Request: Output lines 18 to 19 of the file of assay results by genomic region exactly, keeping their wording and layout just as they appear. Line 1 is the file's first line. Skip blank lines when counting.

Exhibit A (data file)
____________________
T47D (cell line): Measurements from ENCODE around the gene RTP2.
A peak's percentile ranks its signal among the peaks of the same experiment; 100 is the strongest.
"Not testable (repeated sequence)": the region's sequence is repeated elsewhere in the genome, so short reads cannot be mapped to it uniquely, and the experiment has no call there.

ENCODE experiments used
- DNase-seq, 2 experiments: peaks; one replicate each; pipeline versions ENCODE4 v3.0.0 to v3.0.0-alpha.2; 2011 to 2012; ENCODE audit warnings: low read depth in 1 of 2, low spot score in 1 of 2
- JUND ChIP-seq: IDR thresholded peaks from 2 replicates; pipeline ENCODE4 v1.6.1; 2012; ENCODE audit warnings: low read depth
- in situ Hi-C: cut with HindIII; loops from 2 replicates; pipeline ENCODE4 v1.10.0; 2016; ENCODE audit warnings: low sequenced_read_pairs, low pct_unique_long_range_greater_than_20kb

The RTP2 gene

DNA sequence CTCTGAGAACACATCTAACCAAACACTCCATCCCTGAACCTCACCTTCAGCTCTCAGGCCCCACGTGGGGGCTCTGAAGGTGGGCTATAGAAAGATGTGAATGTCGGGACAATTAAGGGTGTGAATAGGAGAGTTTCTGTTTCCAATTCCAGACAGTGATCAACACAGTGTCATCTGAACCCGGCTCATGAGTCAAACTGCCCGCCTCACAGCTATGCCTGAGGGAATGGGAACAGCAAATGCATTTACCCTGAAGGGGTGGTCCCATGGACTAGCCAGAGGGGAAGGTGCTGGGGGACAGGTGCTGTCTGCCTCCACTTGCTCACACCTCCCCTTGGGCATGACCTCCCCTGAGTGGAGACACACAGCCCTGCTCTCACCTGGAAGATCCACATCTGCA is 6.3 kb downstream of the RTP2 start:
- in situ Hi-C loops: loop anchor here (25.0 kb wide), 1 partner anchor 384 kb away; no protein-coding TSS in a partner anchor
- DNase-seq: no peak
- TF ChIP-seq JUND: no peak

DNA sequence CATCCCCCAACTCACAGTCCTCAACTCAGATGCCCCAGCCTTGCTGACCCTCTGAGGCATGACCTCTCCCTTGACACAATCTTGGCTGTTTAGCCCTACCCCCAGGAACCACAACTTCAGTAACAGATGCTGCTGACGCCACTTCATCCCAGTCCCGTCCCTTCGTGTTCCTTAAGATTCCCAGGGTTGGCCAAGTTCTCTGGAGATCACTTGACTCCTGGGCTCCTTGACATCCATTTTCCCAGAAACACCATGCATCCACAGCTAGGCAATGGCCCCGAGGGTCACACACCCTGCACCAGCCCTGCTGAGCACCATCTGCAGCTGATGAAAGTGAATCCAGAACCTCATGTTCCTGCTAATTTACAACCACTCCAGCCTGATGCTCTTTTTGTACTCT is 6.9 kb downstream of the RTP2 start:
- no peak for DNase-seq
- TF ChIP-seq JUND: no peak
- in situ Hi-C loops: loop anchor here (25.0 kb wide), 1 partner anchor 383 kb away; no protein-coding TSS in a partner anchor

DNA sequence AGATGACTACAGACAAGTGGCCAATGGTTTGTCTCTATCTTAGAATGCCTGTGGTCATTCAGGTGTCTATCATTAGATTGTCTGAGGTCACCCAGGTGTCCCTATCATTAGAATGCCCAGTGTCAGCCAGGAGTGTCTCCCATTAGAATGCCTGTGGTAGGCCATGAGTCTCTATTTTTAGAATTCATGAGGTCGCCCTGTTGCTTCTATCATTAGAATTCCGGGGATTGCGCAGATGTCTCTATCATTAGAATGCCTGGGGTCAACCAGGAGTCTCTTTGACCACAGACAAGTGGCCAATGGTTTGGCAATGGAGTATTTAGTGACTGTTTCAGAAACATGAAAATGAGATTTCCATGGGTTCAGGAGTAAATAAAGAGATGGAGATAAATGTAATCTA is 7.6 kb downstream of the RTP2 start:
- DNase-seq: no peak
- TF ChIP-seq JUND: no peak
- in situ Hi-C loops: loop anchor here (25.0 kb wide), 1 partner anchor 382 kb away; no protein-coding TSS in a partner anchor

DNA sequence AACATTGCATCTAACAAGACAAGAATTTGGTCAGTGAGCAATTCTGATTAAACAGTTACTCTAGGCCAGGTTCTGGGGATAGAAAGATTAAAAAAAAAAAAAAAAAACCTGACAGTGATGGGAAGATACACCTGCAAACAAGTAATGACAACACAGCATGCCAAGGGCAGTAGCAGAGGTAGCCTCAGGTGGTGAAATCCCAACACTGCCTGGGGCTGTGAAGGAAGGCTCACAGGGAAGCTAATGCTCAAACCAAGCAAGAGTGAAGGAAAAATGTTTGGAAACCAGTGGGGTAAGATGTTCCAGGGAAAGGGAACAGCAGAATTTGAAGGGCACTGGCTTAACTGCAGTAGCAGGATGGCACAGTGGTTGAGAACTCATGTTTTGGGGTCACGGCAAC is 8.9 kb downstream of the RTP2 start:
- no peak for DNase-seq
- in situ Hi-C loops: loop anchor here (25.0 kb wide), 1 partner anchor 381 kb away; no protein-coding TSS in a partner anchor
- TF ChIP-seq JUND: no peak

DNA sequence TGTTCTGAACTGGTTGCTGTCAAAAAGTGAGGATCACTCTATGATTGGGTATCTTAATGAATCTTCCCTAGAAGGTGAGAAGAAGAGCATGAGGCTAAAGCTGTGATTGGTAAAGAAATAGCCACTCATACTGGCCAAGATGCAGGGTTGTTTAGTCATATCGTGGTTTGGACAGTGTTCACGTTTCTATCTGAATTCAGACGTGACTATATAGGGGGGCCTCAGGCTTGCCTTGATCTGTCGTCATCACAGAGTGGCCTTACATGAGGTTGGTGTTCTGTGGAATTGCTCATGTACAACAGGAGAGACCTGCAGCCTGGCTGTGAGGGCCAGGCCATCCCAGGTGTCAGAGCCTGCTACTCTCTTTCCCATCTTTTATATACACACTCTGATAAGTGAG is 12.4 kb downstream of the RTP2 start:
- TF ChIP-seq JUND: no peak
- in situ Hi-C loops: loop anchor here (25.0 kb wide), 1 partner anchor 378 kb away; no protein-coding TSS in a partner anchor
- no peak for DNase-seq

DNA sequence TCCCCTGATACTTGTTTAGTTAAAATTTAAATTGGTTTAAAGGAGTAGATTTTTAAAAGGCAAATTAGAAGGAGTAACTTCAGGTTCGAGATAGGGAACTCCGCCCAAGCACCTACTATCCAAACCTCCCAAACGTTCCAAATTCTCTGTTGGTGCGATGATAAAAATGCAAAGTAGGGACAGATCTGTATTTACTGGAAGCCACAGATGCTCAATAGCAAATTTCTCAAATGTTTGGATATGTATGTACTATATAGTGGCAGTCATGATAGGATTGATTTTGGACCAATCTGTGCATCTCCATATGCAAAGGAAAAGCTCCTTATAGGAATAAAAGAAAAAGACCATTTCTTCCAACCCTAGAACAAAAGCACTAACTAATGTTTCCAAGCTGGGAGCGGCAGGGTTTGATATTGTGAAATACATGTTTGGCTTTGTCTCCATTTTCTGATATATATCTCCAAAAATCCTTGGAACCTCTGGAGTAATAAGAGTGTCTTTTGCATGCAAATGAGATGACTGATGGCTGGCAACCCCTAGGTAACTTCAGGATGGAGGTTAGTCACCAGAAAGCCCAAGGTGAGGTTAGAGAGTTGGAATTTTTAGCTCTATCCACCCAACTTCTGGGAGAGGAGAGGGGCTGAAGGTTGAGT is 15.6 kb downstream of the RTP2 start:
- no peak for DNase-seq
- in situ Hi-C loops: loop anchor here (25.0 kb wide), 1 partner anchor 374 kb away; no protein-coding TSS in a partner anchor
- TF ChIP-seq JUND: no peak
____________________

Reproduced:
- DNase-seq: no peak
- TF ChIP-seq JUND: no peak